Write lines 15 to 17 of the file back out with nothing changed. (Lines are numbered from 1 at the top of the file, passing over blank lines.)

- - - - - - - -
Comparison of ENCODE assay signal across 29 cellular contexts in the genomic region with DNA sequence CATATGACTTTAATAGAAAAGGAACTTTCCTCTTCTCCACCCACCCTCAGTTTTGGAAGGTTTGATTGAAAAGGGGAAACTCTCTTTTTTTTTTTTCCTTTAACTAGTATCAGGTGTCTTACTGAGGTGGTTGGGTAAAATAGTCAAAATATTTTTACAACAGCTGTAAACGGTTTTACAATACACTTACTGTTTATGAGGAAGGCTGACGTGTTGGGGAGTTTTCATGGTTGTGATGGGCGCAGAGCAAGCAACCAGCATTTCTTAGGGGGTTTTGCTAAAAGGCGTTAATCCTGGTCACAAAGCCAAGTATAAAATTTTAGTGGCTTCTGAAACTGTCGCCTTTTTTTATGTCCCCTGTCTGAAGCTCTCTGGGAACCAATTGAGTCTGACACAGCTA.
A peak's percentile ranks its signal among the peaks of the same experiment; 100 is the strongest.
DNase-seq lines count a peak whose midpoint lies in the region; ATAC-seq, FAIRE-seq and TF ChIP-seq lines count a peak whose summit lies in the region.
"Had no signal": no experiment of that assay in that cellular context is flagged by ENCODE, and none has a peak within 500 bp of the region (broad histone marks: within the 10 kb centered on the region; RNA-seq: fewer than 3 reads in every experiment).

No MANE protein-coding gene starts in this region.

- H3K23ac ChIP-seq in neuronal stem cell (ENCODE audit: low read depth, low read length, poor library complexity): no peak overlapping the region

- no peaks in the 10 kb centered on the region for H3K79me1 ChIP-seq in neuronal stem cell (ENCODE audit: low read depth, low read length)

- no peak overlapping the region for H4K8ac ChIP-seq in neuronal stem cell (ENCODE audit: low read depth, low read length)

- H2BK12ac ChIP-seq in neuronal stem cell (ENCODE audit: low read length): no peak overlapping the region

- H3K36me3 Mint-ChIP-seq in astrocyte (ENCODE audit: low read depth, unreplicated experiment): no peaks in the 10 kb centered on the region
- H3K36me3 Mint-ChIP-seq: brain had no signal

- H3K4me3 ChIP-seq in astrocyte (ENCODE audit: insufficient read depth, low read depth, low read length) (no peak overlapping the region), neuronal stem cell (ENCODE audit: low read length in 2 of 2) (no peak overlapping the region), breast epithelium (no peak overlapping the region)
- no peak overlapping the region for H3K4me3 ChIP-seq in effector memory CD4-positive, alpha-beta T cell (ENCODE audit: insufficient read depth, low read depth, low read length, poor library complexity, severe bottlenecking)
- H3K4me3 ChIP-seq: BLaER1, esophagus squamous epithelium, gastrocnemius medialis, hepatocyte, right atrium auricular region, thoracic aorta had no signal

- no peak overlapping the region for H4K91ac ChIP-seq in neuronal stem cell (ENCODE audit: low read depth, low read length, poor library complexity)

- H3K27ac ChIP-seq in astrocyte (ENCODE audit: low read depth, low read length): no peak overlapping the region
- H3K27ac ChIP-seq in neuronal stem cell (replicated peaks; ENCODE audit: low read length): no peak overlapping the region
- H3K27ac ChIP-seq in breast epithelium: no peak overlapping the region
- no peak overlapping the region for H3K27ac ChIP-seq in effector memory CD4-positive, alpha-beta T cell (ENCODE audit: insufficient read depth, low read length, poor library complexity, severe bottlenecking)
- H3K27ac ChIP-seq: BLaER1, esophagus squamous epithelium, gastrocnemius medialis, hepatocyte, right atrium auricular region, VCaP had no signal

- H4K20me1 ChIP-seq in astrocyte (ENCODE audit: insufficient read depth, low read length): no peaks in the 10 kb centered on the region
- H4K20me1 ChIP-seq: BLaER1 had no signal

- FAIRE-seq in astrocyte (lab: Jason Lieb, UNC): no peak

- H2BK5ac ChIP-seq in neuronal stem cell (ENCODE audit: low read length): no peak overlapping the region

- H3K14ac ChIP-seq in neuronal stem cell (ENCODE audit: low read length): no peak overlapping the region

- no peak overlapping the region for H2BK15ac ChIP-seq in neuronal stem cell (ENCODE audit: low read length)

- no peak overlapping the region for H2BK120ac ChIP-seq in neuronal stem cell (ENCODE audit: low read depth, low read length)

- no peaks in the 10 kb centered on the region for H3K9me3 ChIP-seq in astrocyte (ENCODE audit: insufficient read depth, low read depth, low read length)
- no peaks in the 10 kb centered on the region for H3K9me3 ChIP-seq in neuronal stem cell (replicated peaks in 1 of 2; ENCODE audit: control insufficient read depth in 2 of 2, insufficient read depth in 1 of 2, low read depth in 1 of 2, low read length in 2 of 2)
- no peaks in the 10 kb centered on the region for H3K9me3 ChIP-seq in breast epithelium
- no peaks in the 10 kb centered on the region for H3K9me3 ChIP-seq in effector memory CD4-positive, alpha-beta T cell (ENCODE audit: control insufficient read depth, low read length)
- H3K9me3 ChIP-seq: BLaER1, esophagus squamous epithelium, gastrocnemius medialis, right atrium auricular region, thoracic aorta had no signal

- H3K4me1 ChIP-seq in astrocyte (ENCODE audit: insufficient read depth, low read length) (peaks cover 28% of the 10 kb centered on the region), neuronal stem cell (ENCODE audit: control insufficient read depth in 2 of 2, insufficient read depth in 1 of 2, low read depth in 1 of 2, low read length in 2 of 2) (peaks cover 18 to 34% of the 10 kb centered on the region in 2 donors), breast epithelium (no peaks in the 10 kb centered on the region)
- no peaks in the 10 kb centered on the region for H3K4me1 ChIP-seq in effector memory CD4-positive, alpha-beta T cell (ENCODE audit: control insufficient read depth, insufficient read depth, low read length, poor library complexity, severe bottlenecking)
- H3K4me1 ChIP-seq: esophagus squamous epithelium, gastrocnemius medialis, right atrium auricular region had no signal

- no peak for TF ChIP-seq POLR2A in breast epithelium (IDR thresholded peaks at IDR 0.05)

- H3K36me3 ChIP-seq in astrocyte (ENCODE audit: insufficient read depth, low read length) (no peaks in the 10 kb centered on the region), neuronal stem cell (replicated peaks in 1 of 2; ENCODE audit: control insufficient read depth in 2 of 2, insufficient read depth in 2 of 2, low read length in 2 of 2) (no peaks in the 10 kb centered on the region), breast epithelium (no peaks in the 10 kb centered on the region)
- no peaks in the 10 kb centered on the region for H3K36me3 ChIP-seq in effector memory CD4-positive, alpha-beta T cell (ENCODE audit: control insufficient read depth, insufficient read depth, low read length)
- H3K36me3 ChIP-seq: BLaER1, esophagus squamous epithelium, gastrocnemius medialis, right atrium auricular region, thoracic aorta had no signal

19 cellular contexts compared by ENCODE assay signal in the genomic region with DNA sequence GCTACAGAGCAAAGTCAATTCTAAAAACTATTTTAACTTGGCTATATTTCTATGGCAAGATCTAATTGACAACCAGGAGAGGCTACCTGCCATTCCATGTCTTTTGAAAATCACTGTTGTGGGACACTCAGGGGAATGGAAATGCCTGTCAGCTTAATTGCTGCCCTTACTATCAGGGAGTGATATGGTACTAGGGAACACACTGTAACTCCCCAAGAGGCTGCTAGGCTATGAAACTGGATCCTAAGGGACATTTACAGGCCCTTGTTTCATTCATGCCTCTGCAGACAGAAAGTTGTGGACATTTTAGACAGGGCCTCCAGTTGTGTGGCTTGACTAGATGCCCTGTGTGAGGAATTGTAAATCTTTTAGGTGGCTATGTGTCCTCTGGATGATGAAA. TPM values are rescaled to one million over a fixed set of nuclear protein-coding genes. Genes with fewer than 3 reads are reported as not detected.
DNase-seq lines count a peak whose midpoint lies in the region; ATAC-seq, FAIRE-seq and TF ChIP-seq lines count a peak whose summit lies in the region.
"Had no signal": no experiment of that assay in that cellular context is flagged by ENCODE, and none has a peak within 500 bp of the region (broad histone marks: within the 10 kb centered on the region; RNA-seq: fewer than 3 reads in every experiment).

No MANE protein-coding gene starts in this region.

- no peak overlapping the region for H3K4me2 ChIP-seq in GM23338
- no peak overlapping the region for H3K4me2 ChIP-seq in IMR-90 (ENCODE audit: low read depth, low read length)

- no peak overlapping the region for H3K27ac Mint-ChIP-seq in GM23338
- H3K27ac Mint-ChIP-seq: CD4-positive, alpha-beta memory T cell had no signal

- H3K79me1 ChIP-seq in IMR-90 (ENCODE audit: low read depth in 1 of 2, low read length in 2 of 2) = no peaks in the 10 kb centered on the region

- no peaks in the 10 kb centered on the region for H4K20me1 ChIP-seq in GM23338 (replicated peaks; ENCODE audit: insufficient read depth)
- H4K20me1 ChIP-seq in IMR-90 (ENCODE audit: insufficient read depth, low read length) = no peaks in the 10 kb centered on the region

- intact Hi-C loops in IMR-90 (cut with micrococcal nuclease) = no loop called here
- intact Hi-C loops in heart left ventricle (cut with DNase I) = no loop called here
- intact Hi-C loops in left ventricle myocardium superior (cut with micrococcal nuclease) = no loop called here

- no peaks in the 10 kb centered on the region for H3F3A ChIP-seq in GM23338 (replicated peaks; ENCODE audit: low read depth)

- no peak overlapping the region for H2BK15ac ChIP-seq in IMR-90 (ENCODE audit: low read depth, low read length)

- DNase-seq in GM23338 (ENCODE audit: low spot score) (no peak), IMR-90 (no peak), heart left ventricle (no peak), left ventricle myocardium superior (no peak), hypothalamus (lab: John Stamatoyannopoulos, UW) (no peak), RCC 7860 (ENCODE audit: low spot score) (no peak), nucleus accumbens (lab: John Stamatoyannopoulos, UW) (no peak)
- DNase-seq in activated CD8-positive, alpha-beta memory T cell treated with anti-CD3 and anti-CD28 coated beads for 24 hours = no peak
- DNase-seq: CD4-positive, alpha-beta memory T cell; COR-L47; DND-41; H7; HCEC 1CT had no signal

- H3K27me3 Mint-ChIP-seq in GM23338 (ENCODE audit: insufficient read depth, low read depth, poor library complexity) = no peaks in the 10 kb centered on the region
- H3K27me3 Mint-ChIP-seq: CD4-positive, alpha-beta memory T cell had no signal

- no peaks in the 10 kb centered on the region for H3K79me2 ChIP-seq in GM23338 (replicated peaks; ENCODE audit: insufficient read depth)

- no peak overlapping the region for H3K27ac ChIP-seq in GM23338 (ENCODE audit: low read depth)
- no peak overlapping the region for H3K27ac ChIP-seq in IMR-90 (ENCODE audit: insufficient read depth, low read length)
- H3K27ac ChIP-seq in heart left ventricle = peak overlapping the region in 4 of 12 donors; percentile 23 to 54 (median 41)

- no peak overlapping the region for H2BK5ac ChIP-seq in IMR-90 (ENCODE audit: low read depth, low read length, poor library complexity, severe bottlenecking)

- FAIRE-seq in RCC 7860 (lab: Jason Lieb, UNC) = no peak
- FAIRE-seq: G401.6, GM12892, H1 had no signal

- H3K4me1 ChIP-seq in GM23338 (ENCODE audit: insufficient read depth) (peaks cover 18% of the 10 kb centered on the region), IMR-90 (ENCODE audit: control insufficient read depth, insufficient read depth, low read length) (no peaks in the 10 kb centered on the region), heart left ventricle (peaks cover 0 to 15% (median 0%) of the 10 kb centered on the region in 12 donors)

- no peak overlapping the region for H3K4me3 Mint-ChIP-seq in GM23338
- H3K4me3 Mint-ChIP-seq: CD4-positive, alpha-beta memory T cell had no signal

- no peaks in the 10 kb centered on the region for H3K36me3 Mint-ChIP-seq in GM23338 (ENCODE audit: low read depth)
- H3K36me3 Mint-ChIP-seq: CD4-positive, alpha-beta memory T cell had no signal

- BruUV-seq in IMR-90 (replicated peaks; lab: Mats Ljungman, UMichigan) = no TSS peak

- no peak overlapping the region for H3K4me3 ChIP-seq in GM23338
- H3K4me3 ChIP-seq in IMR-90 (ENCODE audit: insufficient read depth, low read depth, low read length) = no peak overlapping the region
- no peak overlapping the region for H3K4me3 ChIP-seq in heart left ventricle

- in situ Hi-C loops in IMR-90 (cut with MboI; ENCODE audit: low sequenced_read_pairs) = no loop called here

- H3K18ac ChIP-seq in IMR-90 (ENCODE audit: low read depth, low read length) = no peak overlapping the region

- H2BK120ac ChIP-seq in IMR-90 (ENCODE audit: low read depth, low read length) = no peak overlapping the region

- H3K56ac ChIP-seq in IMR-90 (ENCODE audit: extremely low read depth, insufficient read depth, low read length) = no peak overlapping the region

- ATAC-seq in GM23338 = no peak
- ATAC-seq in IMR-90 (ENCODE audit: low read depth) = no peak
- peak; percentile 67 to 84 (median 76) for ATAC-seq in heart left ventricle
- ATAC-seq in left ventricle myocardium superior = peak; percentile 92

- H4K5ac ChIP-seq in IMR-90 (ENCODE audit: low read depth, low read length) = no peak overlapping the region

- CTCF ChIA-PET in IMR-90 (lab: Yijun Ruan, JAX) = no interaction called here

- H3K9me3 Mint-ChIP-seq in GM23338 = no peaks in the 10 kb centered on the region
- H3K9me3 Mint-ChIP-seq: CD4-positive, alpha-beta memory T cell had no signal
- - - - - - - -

- no peak overlapping the region for H4K91ac ChIP-seq in neuronal stem cell (ENCODE audit: low read depth, low read length, poor library complexity)

- H3K27ac ChIP-seq in astrocyte (ENCODE audit: low read depth, low read length): no peak overlapping the region
- H3K27ac ChIP-seq in neuronal stem cell (replicated peaks; ENCODE audit: low read length): no peak overlapping the region